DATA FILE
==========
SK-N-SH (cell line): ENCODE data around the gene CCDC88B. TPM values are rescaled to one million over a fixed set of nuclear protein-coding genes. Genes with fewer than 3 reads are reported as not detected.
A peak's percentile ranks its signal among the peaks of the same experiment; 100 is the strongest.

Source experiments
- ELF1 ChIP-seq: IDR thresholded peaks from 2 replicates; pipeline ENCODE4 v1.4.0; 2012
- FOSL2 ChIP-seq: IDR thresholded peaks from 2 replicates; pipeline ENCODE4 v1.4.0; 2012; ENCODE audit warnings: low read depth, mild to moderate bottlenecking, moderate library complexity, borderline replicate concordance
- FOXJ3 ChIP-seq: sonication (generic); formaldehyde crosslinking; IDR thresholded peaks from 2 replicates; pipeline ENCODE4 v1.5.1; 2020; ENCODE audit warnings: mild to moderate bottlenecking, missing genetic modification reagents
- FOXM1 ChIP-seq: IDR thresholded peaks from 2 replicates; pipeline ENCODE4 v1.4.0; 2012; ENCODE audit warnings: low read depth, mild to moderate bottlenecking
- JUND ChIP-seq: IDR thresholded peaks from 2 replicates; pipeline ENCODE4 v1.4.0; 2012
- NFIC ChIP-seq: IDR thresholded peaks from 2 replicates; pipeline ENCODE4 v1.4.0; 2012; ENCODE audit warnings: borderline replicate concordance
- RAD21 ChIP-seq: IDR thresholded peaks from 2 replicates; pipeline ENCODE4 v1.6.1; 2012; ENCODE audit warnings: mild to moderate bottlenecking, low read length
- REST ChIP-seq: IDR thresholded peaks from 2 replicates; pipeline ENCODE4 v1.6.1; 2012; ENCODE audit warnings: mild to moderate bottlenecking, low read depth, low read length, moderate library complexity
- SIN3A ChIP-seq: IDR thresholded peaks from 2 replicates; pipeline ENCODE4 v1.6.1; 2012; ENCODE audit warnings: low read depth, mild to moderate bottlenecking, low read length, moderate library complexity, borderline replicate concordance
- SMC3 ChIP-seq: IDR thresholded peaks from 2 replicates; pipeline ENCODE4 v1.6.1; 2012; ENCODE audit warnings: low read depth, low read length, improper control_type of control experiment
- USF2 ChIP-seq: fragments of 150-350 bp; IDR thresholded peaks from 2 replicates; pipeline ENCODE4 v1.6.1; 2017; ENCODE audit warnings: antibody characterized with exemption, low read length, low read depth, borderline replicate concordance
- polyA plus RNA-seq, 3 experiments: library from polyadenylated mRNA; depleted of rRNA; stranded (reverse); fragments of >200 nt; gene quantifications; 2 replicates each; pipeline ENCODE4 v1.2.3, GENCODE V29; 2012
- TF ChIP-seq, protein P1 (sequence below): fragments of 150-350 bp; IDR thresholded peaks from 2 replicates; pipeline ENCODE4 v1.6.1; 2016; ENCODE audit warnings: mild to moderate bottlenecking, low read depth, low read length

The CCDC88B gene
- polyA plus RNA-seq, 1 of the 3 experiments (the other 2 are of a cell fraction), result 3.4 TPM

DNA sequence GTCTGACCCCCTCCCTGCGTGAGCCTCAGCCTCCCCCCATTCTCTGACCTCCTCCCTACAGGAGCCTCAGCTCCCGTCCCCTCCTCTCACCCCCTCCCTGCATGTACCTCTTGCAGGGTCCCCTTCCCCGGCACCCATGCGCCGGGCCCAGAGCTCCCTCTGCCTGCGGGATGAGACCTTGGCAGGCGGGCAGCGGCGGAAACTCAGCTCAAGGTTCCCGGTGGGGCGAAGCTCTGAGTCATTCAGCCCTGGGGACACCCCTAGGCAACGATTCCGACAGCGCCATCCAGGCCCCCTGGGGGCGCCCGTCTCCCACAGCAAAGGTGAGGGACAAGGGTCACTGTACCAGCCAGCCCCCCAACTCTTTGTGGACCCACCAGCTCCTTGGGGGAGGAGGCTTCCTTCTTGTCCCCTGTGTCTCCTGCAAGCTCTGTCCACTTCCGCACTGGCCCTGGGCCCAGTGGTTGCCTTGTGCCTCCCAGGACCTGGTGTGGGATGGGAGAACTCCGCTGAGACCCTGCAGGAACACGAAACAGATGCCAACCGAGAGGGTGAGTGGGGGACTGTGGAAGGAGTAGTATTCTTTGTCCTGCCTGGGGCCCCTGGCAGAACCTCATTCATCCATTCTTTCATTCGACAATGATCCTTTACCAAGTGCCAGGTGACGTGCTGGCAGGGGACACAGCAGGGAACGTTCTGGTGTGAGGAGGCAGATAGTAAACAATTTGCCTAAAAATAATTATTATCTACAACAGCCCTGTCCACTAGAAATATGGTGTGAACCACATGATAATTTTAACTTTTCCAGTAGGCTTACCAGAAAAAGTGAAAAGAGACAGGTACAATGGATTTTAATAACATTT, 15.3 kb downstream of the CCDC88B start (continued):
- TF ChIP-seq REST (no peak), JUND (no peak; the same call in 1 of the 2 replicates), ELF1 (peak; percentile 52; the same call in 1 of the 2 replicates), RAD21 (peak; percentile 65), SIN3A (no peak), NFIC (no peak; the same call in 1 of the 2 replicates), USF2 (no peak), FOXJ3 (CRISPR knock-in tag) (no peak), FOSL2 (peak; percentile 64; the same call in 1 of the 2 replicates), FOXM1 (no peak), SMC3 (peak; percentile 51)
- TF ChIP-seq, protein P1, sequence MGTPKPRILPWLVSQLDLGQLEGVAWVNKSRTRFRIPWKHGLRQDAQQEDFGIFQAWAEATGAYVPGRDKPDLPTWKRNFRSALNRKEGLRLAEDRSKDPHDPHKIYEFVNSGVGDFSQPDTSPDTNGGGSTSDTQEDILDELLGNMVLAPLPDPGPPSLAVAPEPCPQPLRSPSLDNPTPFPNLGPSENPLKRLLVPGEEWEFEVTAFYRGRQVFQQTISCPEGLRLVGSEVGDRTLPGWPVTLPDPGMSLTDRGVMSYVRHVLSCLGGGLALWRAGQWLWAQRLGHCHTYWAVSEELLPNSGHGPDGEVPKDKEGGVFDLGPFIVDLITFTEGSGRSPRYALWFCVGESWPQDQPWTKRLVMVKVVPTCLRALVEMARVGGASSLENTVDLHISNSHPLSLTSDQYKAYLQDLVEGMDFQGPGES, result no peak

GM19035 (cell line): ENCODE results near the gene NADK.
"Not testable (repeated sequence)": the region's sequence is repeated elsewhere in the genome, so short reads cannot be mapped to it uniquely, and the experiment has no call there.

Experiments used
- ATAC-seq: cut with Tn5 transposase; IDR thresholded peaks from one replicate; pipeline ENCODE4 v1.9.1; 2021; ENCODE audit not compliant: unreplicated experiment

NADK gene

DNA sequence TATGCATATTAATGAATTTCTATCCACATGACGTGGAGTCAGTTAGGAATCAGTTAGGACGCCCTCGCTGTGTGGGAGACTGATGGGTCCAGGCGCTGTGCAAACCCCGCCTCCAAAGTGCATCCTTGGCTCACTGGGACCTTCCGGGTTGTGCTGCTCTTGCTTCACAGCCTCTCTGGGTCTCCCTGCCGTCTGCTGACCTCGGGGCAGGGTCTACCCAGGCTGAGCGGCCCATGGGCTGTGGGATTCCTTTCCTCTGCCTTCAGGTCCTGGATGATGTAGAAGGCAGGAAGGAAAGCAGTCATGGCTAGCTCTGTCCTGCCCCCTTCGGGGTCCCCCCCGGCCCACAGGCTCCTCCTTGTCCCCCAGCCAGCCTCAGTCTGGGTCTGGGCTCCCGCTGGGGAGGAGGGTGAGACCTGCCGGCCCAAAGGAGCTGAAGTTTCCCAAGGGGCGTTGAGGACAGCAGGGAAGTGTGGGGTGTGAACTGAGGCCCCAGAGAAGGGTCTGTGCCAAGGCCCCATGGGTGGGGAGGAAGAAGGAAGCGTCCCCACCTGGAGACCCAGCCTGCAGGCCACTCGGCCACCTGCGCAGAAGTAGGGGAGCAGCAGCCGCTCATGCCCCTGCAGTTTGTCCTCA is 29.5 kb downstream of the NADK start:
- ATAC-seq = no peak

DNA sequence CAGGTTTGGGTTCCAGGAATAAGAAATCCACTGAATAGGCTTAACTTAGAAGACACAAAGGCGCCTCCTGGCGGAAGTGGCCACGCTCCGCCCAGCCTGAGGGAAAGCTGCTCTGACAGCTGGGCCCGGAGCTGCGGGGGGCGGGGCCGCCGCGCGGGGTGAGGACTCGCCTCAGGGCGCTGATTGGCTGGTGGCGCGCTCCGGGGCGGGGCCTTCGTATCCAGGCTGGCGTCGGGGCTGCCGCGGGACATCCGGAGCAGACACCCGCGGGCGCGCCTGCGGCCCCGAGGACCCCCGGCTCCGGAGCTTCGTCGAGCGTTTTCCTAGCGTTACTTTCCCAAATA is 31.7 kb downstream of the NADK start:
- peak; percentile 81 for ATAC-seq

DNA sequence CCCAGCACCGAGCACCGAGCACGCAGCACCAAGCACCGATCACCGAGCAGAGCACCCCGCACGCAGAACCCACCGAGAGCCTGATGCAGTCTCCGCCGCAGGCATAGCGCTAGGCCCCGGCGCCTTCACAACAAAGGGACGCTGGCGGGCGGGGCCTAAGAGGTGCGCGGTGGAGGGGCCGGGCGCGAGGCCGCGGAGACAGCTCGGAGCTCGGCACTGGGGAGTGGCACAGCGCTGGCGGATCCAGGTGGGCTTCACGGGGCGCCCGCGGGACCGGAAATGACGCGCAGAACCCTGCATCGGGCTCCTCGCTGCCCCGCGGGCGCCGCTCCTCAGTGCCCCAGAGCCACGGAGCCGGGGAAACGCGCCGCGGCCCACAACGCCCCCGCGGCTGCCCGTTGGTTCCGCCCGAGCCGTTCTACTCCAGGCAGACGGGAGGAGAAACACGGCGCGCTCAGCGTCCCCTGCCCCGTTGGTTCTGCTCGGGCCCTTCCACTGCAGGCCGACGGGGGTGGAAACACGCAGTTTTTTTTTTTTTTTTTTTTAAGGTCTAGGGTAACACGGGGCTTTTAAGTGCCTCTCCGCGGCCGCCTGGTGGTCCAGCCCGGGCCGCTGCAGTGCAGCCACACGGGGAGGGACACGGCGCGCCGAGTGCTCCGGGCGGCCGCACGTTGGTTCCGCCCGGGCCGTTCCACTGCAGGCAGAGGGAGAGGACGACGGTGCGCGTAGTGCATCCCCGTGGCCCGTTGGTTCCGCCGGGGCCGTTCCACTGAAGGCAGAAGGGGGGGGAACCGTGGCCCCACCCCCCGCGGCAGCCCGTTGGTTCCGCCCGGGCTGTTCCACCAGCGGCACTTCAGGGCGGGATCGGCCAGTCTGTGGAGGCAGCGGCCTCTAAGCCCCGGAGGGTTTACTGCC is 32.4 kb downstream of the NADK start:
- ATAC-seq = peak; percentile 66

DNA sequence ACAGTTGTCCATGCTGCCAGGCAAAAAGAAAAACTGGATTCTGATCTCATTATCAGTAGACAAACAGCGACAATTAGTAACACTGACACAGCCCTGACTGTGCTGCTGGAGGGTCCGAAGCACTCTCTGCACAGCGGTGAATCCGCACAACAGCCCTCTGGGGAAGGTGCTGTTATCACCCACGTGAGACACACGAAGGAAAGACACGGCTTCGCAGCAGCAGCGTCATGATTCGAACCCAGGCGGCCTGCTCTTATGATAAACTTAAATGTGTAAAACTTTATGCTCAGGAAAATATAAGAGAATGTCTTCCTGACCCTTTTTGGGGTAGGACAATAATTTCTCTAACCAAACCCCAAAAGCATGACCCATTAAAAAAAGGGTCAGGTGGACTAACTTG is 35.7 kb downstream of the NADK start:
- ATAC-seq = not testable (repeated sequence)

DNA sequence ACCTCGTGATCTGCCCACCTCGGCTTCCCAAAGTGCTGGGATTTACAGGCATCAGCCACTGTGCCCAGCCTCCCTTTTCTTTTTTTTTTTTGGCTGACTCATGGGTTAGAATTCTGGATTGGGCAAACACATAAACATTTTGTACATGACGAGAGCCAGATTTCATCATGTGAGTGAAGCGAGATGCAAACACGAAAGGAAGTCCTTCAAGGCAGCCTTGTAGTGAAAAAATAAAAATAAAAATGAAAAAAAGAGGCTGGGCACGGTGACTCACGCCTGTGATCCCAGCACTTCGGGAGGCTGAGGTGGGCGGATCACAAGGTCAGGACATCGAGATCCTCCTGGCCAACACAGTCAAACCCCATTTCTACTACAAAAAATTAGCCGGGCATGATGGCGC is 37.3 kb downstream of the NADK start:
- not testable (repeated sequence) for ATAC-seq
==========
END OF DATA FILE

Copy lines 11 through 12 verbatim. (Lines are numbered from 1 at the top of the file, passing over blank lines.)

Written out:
- REST ChIP-seq: IDR thresholded peaks from 2 replicates; pipeline ENCODE4 v1.6.1; 2012; ENCODE audit warnings: mild to moderate bottlenecking, low read depth, low read length, moderate library complexity
- SIN3A ChIP-seq: IDR thresholded peaks from 2 replicates; pipeline ENCODE4 v1.6.1; 2012; ENCODE audit warnings: low read depth, mild to moderate bottlenecking, low read length, moderate library complexity, borderline replicate concordance